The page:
March is a great month to travel to Chile as the country transitions from summer to autumn. This is when high season crowds begin to thin out making popular destinations more peaceful, like Torres del Paine. Visitors will also catch glimpses of changing leaves and can take part in grape harvesting in the wine valleys. Read on to learn more.


The onset of autumn in Chile introduces cooler temperatures and colorful foliage throughout the whole country, though this varies according to the geographic location (Chile is, after all, 2653 miles long). The northern part of the country is still hot, while the central part of the country is temperate and Mediterranean—a great time to see wildflowers, changing fall leaves, and take part in harvest festivals in Chile’s wine country.  

The further south you travel, the more extreme the weather conditions become. Some areas of Patagonia become totally inaccessible in winter months, so going now—during shoulder season—is a smart move, especially after the summer winds die down. Wherever you go, it's best to pack layers and outdoor weather gear in case of rain. 

Crowds & Costs 

March is a bit of a transitional month, with summertime crowds thinning out by mid-month. Traveling during the beginning of this autumn shoulder season means better prices and fewer international tourists. Locals also get back into their routines after taking vacations in February making the beaches and Lake District less crowded, as well. March is also a great time to head to Easter Island after the crowds have eased off from their two-week festival in February.

Where to Go

This is still a great month for hiking with dry skies in Patagonia and the Andes. For instance, you can conquer the "W" trek in Torres del Paine National Park where you'll hike past turquoise lakes, emerald forests, roaring rivers, and a massive glacier while camping along the way. For a more luxury experience, you can take a tour of the park's highlights with an experienced guide while staying in the cozy domes of EcoCamp Patagonia with some of the best views in Patagonia, not to mention excellent food and wine. 

Another option is the Atacama Desert since temperatures start to cool off making daytime trip takes place in a high-altitude desert on the mainland for sand dunes, geysers, hot springs, and starry skies. You'll likely base yourself in San Pedro de Atacama, the embarkation point for all excursions and adventures into the Atacama Desert. By day you'll be surrounded by towering Andean peaks and the otherworldly sand dunes and rock formations in the Moon Valley. At night astronomy tours are readily available where you'll be able to spot a wide array of celestial objects.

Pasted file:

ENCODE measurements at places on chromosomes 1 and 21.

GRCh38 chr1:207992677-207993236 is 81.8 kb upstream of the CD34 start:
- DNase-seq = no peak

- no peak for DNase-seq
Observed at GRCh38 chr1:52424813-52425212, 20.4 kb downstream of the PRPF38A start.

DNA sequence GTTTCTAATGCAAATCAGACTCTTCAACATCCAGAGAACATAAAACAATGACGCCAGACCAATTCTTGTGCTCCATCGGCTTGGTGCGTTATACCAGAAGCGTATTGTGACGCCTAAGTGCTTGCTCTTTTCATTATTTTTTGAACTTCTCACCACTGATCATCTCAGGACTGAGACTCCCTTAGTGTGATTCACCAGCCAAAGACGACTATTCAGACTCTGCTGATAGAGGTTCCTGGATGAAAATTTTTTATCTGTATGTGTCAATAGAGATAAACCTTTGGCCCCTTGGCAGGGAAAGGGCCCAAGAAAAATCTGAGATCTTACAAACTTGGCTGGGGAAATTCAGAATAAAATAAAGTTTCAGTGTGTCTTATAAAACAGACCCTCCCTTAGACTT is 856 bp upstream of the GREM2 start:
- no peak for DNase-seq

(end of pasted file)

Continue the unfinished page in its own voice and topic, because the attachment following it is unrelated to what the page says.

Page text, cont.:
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What to Do

Chile is still running on all fours this time of year so there's nothing that should be left off the plate in terms of outdoor adventures or sightseeing. This is a great month to check out the harvest festivals, which are attended by very few foreigners, allowing attendees to get the local experience. Certain vineyards even offer work stints during harvest season for those who are interested in more than a simple tasting.

In the Lake District, you can find plenty of adrenaline-inducing activities like skydiving, white-water rafting, and zip lining. For some relaxation, towns like Vina del Mar, and further up the coast are still experiencing summer weather, so it's a great time to hit the sand, or head to Elqui Valley's adobe villages for culture and a range of health and wellness activities. Valparaiso and Santiago are two cities rising in terms of international popularity with a range of cool neighborhoods, street art, and trendy restaurants.

Events in March

Lollapalooza Chile. Each year in mid-March, Santiago's Parque O'Higgins hosts the Chile-based version of the popular music festival with up to 60 bands. Kids, for their part, can take part in the adjoining Kidsapalooza.

Fiesta de la Vendimia. These wine harvest festivals are popular in Chile, and most towns in the wine regions will have one during the fall harvest (most fall in March and April). For instance, Casablanca's Plaza de Armas brings together wine lovers in its celebration of local grape harvests, featuring vineyards all over Casablanca Valley in late March. Santa Cruz in Chile's Colchagua Valley celebrates the grape harvest with stands from local wineries in the plaza, a crowned harvest queen, songs and folk dancing.

Traveling to Chile in March? Check out these great itineraries.

Chile's Iconic Wine Valleys. Calling all oenophiles: This guided 6-day tour is a chance to become a Chilean wine connoisseur. Starting in the capital city, you'll hit the open road for the country's best wine valleys offering an array of climates, varietals, and production techniques. There will be estates and vineyards to explore galore, as well as dozens of tastings—often paired with delectable local cuisine.

Torres del Paine "O" Circuit Adventure. This 11-day trip achieves the Paine Massif Circuit—commonly called the "O"—in Chile's Torres del Paine National Park. More adventurous than its sister trek, the "W" (which follows a portion of this trek), the "O" is suited for those seeking a lesser-visited and more challenging route. You'll also get two nights in Puerto Natales and an arrival day in Chile's capital with just enough time to check out the sites.

More Helpful Information

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